PRICE REDUCED – Toyota 22,000 Pound Capacity Forklift

Norlift has decades of experience when it comes to forklifts. Many of the forklifts we’ve sold and serviced over the years are smaller electric lift trucks and mid sized internal combustion machines. We also offer the rest of what Toyota produces, the best forklifts available for some very large applications – like this THD2200-24.

For more information on this Toyota forklift, or any of the other warehouse and material handling products and solutions we offer, call 800-666-1774.

May 2019 Norlift Magazine

Take a look through the May magazine for warehouse products specials, rent to purchase possibilities with JCB equipment, used equipment, the JCB High Mobility Engineer Excavator (HMEE backhoe) and open house details.

To view a copy of the most recent news and sale items, click here.
JCB and Clark products available in Washington and Idaho only.

Trade Up to Toyota

Old equipment causing low productivity? Don’t get down. Trade Up! Now through June 30, 2019 get a $2,000 rebate when you trade in a competitive branded forklift for a brand new Toyota! During the Trade Up to Toyota Sales Event, you’ll get legendary Toyota quality to improve productivity. Don’t let your old equipment hold you back another day! Trade Up to Toyota! Call 509-473-0899 or click here for more details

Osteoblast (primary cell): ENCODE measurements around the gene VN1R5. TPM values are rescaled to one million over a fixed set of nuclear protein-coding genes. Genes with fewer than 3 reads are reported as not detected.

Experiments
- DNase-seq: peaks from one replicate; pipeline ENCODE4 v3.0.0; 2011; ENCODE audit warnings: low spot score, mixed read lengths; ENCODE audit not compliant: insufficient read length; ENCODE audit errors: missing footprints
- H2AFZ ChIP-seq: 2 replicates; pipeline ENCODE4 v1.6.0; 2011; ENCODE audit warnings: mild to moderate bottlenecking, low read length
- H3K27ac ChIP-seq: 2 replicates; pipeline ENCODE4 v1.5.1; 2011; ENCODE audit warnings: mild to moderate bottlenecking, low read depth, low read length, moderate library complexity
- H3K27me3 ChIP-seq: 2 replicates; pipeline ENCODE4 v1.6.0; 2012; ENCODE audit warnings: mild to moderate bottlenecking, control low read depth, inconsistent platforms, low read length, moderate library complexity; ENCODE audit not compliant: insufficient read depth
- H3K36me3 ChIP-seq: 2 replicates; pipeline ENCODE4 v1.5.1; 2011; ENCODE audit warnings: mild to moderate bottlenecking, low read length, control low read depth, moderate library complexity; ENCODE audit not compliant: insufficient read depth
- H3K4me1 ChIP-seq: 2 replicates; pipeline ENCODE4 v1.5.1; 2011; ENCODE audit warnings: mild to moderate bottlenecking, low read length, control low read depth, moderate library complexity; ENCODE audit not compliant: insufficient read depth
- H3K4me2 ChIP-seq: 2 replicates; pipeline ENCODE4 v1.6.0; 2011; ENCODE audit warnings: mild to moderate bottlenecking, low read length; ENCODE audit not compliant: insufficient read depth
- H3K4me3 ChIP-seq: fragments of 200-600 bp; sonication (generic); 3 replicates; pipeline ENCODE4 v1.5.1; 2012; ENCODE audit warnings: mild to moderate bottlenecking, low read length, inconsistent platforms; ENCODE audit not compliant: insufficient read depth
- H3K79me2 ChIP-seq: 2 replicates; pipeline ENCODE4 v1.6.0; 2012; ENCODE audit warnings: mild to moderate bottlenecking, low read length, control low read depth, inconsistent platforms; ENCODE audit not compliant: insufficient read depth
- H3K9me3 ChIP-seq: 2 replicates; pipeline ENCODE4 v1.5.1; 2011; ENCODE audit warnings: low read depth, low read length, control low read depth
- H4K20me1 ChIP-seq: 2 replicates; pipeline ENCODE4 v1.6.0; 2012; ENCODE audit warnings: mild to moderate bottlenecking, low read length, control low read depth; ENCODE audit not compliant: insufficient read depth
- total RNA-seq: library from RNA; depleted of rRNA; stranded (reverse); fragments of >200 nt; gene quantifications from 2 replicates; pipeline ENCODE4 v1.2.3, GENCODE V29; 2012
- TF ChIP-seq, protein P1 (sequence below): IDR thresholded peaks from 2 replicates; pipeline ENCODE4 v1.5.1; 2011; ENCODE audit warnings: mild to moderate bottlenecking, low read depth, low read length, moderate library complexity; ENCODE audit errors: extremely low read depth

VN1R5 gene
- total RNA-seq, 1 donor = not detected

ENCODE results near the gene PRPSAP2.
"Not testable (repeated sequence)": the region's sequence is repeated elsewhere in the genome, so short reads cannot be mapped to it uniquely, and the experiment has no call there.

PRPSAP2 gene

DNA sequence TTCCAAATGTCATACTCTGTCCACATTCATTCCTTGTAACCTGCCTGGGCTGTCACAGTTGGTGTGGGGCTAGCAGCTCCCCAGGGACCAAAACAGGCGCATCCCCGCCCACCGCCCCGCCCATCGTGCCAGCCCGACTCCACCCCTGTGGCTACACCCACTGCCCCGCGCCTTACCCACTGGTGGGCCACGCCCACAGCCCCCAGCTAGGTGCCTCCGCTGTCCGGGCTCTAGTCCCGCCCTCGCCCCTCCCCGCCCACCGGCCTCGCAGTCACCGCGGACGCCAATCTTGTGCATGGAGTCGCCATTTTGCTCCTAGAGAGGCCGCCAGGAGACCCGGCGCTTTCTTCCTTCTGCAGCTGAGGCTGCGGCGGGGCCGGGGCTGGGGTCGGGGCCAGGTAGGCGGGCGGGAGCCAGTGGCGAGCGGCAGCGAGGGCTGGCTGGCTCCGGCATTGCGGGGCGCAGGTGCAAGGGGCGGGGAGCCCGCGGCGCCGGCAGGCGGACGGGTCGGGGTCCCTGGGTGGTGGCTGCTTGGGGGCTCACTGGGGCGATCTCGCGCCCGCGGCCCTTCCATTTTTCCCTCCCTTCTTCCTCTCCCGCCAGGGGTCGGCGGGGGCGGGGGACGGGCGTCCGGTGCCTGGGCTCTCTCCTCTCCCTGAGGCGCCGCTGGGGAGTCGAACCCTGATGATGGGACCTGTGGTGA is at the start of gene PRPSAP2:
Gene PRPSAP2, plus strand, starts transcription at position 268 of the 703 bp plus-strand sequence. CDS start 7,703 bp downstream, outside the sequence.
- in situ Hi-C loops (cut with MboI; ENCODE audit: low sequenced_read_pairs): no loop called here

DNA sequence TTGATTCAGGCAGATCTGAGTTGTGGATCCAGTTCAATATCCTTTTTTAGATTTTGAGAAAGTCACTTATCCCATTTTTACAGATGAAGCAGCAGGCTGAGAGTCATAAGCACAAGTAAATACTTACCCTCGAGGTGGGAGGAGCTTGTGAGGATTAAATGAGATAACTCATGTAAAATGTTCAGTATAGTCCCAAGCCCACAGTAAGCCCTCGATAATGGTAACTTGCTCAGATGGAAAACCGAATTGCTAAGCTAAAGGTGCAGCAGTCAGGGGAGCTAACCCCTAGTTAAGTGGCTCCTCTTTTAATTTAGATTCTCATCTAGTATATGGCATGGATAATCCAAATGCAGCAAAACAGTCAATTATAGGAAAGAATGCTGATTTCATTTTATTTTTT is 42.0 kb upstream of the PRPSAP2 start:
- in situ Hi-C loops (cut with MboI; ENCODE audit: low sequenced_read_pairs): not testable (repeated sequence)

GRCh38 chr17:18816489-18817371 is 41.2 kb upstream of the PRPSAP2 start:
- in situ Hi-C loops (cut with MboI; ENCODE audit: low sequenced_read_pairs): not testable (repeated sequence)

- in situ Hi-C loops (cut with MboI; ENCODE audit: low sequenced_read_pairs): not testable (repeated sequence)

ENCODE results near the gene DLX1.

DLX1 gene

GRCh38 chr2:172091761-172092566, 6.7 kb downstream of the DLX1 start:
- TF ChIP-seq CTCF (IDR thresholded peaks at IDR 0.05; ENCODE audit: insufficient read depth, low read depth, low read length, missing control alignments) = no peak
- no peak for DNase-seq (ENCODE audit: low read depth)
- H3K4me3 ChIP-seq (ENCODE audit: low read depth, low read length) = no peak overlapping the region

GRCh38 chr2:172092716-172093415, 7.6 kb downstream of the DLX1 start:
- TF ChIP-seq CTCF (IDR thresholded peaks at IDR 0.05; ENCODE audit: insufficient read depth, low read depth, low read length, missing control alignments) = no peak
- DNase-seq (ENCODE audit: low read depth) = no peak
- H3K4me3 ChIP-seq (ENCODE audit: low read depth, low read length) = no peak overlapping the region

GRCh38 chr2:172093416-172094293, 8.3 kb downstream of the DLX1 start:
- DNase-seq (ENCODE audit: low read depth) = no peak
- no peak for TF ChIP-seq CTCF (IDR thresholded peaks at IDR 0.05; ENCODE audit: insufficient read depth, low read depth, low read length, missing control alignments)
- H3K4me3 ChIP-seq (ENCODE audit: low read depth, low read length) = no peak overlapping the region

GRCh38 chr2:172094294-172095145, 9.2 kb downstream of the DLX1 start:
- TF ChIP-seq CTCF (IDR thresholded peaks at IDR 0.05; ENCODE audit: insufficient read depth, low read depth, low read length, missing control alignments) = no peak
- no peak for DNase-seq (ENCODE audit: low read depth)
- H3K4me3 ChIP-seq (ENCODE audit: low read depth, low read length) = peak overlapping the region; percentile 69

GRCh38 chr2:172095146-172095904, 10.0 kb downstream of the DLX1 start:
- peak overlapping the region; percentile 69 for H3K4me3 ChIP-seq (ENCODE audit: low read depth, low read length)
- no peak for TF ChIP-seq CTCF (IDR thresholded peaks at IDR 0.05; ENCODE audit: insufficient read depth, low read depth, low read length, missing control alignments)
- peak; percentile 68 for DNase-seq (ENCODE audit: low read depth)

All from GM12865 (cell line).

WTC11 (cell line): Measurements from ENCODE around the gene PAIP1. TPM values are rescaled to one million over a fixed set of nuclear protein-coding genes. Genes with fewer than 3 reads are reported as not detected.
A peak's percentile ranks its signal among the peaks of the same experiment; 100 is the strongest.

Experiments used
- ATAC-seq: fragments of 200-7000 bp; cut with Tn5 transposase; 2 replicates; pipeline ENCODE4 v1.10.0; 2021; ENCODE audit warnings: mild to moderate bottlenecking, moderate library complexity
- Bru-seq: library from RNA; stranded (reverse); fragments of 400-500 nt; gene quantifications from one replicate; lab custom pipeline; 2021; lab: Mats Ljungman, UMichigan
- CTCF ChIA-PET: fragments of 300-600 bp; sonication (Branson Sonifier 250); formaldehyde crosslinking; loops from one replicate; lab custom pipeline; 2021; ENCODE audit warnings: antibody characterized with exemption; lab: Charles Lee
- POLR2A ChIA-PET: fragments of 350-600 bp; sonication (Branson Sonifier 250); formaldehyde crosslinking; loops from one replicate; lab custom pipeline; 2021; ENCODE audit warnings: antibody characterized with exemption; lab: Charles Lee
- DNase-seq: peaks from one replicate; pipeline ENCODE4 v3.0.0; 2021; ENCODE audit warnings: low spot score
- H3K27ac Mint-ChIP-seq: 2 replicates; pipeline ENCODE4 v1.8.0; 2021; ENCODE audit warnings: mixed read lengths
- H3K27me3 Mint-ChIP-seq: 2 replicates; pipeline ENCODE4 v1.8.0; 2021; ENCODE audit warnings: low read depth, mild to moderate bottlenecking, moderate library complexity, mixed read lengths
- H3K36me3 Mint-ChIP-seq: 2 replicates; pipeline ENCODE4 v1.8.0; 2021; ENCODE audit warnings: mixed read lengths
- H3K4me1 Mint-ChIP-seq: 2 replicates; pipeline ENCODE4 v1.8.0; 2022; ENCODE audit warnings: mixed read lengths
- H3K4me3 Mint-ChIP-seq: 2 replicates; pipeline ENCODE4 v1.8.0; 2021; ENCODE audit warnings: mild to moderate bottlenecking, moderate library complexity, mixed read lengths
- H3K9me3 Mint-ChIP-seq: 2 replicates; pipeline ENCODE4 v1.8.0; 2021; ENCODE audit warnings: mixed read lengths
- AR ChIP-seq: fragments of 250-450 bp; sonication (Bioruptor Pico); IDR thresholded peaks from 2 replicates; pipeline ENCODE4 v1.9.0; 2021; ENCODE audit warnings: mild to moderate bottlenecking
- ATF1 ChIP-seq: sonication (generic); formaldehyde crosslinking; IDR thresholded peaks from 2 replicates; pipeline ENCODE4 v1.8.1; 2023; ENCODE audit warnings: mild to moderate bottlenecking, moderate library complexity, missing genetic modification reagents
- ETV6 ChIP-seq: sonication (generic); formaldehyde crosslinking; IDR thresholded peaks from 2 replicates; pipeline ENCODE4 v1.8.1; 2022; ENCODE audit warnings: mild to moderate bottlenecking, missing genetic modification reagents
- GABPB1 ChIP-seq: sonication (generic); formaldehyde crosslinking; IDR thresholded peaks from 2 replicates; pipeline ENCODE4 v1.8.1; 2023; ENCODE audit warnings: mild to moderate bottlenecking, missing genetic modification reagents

Keeping Battery Costs Down and Lifespan Up

The average life span of an electric forklift battery is five years. Get the most from your battery by following the charging and service instrctions closely.

The service department at Norlift sees a lot of forklift and construction equipment during their shifts. We maintain, service and repair a wide variety of equipment. Regularly working on gasoline, diesel, liquid propane and electric powered machines that lift, push, pull, dig, split, vacuum and carry – the knowledge base is truly diverse. Some of the more common job assignments our technicians carry out are tune ups and hydraulic system leak repairs. A very common and most easily avoidable service ticket that electric powered machinery comes in for, is battery replacement due to lack of proper maintenance and/or failure to follow proper charging procedures.